Nevertheless, Timoney acknowledges that the ecological integrity of the delta could be seriously compromised by further tar sands expansion, climate change, pollution, salinization, and possibly by new hydroelectric dams such as Site C, which the government of British Columbia is considering building on the Peace River. If the 20-story dam goes ahead, it will flood as much as 40 square miles of boreal forest and potentially exacerbate the river flow changes that are already affecting the delta downstream.
It was a hydroelectric dam that first brought the fate of the delta to the world’s attention. When the W.A.C. Bennett Dam was built upstream on the Peace River in the late 1960s, the amount of water flowing down the river into the north end of the delta was severely reduced during the time it took to fill the reservoir. Water levels in some parts of the delta dropped by several feet. A severe drought that followed kept those water levels low once the reservoir was full. No longer able to make a living hunting, trapping, and fishing on a full-time basis, almost all of the indigenous people who inhabited the delta — including Joe Wandering Spirit — eventually moved to Fort Chipewyan, a town of about 1,000 people.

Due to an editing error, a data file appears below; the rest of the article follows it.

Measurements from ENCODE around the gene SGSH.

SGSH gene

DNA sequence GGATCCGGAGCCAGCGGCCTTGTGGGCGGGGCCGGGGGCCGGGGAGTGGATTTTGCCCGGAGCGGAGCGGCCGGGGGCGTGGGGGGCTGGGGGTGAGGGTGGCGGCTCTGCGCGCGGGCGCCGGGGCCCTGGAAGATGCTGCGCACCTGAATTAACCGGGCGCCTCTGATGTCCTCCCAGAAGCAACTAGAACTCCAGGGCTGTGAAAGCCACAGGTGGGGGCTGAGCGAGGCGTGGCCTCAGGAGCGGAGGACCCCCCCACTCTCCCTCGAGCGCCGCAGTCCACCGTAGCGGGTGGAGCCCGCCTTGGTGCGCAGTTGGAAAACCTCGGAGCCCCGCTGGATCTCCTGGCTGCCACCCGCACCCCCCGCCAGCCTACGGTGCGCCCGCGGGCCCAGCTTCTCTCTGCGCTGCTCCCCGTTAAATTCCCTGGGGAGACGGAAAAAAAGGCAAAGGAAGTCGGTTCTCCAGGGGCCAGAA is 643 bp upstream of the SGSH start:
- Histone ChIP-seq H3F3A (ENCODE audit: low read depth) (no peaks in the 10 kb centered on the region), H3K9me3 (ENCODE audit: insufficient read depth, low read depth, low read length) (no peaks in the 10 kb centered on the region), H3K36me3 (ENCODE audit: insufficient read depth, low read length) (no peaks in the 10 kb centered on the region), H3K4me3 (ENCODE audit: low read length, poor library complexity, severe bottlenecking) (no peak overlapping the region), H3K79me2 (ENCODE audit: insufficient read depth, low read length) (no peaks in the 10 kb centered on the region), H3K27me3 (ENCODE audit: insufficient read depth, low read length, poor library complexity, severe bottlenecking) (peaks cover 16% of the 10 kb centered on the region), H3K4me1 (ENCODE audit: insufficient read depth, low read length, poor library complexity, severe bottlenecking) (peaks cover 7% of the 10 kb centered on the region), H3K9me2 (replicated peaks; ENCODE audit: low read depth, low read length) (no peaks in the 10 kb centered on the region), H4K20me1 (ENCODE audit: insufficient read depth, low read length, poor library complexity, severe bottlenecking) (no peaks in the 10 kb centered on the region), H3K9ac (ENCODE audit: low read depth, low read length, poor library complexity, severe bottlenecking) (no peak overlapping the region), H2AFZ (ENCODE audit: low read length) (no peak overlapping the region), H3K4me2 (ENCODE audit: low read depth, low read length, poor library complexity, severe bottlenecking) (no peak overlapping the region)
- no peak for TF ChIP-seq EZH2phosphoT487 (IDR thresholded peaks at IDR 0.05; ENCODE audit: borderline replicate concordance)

The delta did recover eventually as the flood cycle resumed. Continuing impacts, however, are still being felt to some degree because of the Bennett Dam’s interference with seasonal water flows and by climate change that is reducing the amount of water coming from the snowpack and glaciers that feed the river system.
Research conducted by Environment Canada scientists has shown that flow regulation by the Bennett Dam in fall results in more water going downstream into the delta during freeze-up. This results in ice on the river building up at higher than normal levels. The problem is that there is no longer enough water melting off the snowpack in spring to create the ice jams that are necessary for the river water to back up, overflow its banks, and flood the delta.